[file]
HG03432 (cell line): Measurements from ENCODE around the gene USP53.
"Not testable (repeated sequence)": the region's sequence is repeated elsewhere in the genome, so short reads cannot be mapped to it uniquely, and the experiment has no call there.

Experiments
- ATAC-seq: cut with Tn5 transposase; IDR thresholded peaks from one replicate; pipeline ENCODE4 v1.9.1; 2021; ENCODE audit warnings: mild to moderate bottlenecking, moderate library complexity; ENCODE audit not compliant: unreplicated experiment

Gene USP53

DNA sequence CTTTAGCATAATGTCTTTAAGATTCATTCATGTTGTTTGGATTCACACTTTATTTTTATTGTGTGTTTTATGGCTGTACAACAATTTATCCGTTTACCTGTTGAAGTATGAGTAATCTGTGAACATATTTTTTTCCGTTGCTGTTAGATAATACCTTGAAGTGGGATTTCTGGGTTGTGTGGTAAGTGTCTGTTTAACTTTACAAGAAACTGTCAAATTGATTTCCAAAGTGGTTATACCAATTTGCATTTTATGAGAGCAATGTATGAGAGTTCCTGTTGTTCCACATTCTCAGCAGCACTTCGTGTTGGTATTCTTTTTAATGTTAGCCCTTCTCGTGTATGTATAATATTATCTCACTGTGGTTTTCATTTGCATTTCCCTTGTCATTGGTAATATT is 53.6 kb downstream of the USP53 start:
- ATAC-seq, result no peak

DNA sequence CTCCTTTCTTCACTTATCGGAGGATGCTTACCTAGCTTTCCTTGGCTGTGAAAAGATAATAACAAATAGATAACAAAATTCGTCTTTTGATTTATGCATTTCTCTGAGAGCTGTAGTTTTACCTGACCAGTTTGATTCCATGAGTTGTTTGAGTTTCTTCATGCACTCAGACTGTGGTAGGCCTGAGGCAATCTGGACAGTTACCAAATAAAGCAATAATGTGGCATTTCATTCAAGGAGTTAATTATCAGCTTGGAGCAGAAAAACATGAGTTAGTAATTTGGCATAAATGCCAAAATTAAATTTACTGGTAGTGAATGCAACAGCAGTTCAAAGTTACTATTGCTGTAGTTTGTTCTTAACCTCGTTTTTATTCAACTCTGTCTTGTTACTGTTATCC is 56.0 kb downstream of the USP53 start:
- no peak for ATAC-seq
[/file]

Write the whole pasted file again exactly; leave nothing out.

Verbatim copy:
HG03432 (cell line): Measurements from ENCODE around the gene USP53.
"Not testable (repeated sequence)": the region's sequence is repeated elsewhere in the genome, so short reads cannot be mapped to it uniquely, and the experiment has no call there.

Experiments
- ATAC-seq: cut with Tn5 transposase; IDR thresholded peaks from one replicate; pipeline ENCODE4 v1.9.1; 2021; ENCODE audit warnings: mild to moderate bottlenecking, moderate library complexity; ENCODE audit not compliant: unreplicated experiment

Gene USP53

DNA sequence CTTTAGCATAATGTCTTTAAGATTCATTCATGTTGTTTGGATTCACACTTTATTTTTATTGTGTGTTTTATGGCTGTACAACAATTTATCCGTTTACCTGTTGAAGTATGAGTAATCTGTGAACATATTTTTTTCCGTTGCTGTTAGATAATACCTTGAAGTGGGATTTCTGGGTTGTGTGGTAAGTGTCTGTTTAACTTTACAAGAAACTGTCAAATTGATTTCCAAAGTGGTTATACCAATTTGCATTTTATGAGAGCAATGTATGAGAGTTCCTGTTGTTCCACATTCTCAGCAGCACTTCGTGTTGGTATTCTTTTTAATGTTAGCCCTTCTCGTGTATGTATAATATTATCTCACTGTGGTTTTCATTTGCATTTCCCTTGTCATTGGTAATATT is 53.6 kb downstream of the USP53 start:
- ATAC-seq, result no peak

DNA sequence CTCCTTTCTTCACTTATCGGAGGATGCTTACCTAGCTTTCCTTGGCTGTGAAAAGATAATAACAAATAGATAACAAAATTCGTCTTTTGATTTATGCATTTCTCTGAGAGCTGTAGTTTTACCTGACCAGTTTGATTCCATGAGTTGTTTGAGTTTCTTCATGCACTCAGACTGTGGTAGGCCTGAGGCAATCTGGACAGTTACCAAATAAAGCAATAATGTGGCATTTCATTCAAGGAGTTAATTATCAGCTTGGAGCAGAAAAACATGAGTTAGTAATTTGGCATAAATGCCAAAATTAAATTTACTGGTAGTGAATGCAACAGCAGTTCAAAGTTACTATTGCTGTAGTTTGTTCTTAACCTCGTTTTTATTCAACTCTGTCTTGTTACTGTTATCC is 56.0 kb downstream of the USP53 start:
- no peak for ATAC-seq